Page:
U.S. wildlife officials said gray wolves are no longer endangered, and they're reportedly considering lifting protections in the Lower 48 states. Acting Interior Secretary David Bernhardt announced the proposal Wednesday at a wildlife conference in Denver.
He said the population of gray wolves in the U.S. has fully recovered.
A U.S. Fish and Wildlife spokesman told The Associated Press a formal announcement will be made in the coming days.
Wildlife advocates criticized the proposal and will most likely challenge a decision to lift protections in court. On Twitter , the National Wildlife Federation said delisting the wolves now would be "premature." The president and CEO of the federation also said not all populations of gray wolves have recovered and that the nonprofit will continue to "work with the Fish and Wildlife Service to recover gray wolf populations and delist distinct populations that have recovered." Meanwhile, farmers and ranchers are praising the proposal.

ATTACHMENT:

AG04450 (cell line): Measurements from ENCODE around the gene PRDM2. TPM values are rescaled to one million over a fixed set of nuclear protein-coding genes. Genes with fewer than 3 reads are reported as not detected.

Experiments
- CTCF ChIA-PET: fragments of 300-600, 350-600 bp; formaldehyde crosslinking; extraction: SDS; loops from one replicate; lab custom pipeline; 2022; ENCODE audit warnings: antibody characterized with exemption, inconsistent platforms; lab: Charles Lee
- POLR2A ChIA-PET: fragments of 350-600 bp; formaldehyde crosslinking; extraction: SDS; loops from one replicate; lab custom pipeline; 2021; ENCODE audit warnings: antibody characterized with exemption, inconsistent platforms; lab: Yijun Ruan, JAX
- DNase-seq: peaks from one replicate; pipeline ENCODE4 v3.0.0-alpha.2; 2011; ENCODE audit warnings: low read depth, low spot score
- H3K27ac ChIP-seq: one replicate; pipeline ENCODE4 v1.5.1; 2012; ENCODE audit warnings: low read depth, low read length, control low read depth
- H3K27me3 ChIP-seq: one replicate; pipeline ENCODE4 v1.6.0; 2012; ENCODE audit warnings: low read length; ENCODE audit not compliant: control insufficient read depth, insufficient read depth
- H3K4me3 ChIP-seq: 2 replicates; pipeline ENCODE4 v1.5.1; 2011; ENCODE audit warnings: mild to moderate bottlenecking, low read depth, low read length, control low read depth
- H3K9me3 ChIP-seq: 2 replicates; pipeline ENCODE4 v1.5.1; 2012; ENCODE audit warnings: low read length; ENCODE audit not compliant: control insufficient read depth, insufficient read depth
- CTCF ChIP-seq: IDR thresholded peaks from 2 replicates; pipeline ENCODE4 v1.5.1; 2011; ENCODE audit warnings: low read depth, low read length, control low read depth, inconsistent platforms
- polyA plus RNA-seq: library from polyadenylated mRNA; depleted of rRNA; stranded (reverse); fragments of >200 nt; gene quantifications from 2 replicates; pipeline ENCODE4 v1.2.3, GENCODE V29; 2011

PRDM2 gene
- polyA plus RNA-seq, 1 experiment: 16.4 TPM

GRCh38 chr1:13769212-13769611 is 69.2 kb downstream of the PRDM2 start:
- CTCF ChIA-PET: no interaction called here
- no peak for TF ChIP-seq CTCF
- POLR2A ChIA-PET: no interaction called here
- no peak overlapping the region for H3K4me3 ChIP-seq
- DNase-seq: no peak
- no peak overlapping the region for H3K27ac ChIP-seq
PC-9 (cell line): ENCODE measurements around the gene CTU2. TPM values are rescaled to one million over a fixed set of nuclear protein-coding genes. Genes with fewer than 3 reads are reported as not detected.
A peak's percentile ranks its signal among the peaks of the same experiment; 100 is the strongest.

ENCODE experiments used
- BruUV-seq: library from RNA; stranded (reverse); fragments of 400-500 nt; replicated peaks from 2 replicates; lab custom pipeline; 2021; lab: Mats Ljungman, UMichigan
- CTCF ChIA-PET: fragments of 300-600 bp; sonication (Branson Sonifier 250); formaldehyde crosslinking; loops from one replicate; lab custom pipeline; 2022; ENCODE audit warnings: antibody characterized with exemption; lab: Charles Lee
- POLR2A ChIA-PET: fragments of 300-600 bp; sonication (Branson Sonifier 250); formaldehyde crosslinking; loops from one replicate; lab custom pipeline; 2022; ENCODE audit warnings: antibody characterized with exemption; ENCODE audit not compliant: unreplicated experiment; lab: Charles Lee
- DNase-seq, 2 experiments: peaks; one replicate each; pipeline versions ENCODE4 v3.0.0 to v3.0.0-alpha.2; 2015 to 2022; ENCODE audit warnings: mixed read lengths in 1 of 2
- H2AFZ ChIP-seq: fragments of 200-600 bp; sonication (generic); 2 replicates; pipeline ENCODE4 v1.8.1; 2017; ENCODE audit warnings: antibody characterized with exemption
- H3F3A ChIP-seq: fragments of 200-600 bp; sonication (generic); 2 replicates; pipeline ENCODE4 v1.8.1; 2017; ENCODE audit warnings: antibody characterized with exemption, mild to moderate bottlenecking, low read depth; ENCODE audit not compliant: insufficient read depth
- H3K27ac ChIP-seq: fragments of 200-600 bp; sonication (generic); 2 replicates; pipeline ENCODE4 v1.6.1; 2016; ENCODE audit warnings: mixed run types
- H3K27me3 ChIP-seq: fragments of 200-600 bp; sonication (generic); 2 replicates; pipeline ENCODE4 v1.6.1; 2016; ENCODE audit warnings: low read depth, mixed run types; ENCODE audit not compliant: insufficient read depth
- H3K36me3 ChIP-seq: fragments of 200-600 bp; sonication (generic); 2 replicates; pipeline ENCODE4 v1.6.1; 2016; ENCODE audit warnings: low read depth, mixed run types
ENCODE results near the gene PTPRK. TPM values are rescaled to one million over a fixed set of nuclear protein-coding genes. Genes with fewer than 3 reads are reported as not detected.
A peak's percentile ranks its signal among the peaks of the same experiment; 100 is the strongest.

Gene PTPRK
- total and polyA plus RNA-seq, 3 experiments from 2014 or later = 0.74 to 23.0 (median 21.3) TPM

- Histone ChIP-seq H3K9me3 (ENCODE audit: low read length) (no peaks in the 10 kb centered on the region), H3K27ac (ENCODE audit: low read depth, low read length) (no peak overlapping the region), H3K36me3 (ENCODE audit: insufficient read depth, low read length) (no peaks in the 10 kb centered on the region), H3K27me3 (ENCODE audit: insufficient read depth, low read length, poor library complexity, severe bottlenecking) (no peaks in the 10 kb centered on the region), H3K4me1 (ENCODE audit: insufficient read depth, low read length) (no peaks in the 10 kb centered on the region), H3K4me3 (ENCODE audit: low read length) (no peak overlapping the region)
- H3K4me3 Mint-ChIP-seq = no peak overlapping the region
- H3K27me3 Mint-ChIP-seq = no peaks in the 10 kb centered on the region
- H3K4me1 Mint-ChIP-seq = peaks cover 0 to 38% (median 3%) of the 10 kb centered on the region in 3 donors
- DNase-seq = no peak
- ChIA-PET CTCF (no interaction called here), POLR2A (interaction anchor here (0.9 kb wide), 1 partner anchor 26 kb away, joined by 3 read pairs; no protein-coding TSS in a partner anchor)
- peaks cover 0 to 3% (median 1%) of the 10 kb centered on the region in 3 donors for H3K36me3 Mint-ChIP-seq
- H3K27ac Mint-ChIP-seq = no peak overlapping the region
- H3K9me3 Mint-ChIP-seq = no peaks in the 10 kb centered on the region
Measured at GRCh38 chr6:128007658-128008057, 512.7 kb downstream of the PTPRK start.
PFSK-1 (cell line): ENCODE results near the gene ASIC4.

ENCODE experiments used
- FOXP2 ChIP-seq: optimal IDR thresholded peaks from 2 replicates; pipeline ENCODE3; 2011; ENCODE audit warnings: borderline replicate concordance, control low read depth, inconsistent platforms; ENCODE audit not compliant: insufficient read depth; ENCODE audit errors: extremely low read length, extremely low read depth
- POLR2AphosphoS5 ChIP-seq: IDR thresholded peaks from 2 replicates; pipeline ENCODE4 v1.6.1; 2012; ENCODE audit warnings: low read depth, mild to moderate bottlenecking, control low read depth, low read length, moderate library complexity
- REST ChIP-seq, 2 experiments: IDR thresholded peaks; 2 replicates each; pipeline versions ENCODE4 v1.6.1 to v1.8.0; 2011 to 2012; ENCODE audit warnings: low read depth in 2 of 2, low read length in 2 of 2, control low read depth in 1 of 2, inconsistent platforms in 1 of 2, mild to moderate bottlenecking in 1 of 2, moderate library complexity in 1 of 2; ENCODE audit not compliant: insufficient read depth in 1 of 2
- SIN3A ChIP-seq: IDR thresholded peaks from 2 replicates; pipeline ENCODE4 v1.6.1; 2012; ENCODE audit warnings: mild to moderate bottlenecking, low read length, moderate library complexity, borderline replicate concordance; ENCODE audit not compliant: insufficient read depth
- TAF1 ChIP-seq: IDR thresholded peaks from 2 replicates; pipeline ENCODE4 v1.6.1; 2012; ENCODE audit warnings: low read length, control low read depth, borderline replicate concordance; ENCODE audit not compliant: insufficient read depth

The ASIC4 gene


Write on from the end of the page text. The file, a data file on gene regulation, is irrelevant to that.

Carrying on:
The American Farm Bureau Federation said wolf populations have recovered and that state wildlife agencies should be in charge of managing the species.
Gray wolves received endangered species protections in 1975, when there were about 1,000 left in the U.S. There are now about 5,000.
The federal government suggested lifting protections in 2013, but federal courts struck it down.